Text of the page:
09243500460  09243500460

Chapter 5: Complex Numbers and Quadratic Equations

Exercise: 5.1

Q.1: Express the following complex number in x + iy form; \((4i)\;(-\frac{7}{4}i)\)

Sol:

\(\\(4i)\;(-\frac{7}{4}i)\)  = -4 × \(\frac{7}{4}\) × i × i = -7 i2 = -7(-1)   [ Since, i2 = -1 ]

= 7

Q.2: Express the following complex number in x + iy form; \(i^{19} + i^{9}\) 

Sol:

\(i^{19} + i^{9}\;=i^{4\times2 + 1} + i^{4\times4 + 3}\\\) = \(\\(i^{4})^{2}\cdot i + (i^{4})^{4}\cdot i^{3}\\\)

=\(\\ 1\times i + 1\times (-i)\)   [ Since,  i4 = 1, i3 = -1 ]

= i + (-i)

= 0

 

 

Q.3: Express the following complex number in x + iy form; \(i^{-39}\)

 

Sol:

\(i^{-39} = i^{-4\times 9 – 3}\\\) \(\\= (i^{4})^{-9}\cdot i^{-3}\)

\(\\= (1)^{-9}\cdot i^{-3}\\\)   [ Since, i4 = 1 ]   

\(\\=\frac{1}{i^{3}} = \frac{1}{-i}\)   [ Since, i3 = -i ]

\(\\= \frac{-1}{i}\times\frac{i}{i}\\\)

\(\\= \frac{-i}{i^{2}} = \frac{-i}{-1}\) = i   [ Since, i2 = -1 ]

 

 

Q.4: Express the following complex number in x + iy form; 5(6 + 6i) + i(6 + 6i)

 

Sol:

5(6 + 6i) + i(6 + 6i) = 30 + 30i + 6i + 6i2

= 30 + 36i + 6(-1)    [ Since, i2 = -1 ]

= 30 – 6 + 36i

= 24 + 36i

 

 

Q.5: Express the following complex number in x + iy form; (2 – 3i) – (-4 + 5i)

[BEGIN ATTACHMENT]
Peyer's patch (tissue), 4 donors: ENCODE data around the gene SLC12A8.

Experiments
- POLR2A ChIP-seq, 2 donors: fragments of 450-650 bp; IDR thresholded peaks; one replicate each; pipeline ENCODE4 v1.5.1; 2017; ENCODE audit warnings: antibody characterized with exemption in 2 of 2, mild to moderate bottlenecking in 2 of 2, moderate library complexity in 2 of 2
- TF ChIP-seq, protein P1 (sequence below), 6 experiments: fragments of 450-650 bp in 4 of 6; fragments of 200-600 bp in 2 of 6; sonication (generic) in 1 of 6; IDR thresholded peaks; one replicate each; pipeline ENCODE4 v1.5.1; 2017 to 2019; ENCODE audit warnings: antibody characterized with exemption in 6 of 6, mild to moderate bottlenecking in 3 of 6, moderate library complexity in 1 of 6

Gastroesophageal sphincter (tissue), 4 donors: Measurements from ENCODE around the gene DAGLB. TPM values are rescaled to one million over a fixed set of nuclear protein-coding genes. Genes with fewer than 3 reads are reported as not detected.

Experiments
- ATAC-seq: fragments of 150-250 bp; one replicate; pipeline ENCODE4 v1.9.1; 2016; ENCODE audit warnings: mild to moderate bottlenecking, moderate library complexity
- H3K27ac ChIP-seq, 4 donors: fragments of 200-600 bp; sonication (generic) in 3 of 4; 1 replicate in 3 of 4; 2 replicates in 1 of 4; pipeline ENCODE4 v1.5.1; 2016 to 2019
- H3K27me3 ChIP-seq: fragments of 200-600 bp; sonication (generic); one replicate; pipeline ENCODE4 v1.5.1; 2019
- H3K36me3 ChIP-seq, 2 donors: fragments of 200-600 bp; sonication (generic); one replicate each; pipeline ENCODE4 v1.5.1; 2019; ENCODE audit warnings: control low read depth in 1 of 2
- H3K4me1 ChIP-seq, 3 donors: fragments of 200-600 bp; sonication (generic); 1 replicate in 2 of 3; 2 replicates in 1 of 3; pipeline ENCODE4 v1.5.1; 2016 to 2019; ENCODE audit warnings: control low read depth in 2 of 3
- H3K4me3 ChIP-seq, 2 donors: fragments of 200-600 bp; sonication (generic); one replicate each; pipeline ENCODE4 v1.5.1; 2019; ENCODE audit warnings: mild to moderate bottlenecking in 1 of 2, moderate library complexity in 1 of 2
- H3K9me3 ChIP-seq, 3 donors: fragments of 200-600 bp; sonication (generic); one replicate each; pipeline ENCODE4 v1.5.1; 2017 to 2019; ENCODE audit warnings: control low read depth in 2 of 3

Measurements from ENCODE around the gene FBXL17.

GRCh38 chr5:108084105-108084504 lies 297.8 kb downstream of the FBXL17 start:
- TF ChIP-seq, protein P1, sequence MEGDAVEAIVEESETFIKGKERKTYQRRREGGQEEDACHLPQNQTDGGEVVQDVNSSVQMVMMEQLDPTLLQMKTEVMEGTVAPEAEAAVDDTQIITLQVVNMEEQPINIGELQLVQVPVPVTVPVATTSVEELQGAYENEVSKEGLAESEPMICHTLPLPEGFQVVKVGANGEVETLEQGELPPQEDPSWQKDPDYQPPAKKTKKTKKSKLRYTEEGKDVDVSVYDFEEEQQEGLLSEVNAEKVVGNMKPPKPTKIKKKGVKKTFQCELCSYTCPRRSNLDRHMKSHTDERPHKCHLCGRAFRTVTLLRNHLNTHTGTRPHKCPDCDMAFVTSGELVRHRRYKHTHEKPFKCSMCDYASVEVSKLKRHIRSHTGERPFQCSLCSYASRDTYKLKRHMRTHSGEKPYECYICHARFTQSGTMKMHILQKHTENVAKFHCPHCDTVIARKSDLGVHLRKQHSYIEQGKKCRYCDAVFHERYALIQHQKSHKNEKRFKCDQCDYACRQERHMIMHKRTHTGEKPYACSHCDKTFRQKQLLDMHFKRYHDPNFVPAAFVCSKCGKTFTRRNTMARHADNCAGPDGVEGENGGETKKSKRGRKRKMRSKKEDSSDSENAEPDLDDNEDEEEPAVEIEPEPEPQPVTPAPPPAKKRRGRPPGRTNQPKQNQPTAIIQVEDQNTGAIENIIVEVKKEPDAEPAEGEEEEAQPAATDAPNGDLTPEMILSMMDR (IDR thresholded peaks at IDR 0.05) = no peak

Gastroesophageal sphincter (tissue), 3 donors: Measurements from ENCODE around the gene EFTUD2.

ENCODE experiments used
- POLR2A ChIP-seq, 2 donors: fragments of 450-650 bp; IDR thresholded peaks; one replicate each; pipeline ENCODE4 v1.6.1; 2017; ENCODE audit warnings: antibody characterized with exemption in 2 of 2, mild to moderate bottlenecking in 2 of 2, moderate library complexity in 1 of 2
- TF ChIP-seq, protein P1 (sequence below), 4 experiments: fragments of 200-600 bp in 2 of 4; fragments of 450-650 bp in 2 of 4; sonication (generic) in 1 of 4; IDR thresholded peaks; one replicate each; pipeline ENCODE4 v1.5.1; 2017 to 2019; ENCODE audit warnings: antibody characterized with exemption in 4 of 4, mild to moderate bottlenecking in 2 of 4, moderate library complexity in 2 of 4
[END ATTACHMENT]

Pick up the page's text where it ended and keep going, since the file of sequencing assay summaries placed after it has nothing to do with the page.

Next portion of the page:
Sol:

(2 – 3i) – (-4 + 5i) = 2 – 3i + 4 – 5i

= 6 – 8i

 

 

Q.6: Express the following complex number in x + iy form;

\(\left ( \frac{1}{4} + i\frac{3}{4} \right )- \left ( 6 + i\frac{4}{3} \right )\)

 

Sol:

\(\\\left ( \frac{1}{4} + i\frac{3}{4} \right )- \left ( 6 + i\frac{4}{3} \right ) = \frac{1}{4} + i\frac{3}{4} – 6 – i\frac{4}{3}\\\)

=\(\\\left ( \frac{1}{4} – 6 \right )+ i\left ( \frac{3}{4} – \frac{4}{3} \right )\\\)

=\(\\\frac{-23}{4} + i(\frac{-7}{12})\\\)

=\(\boldsymbol{ \frac{-23}{4} – i\frac{7}{12}}\)

 

 

Q.7: Express the following complex number in x + iy form:

\(\left [ \left ( \frac{1}{3} + i\frac{7}{3} \right ) + \left ( 4 + i\frac{1}{3} \right ) \right ]- \left ( -\frac{4}{3} + i \right )\)

 

Sol:

\(\left [ \left ( \frac{1}{3} + i\frac{7}{3} \right ) + \left ( 4 + i\frac{1}{3} \right ) \right ]- \left ( -\frac{4}{3} + i \right )\\\)

=\(\\\frac{1}{3} + i\frac{7}{3} + 4 + i\frac{1}{3} + \frac{4}{3} – i\\\)

=\(\\(\frac{1}{3} + \frac{4}{3} + 4) + i(\frac{7}{3} + \frac{1}{3} – 1)\\\)

=\(\\\boldsymbol{ \frac{17}{3} + i\frac{5}{3}}\)

 

 

Q.8: Express the following complex number in x + iy form: (1 – i)4

Sol:

 

(1 – i)4 = \([(1 – i)^{2}]^{2}\\\)

=\([1 – 2i + i^{2}]^{2}\)=\([1 – 1 – 2i]^{2}\)=\((-2i)^{2}= (-2i)\times (-2i)= 4i^{2}\)          [ Since i2 = -1 ]

= -4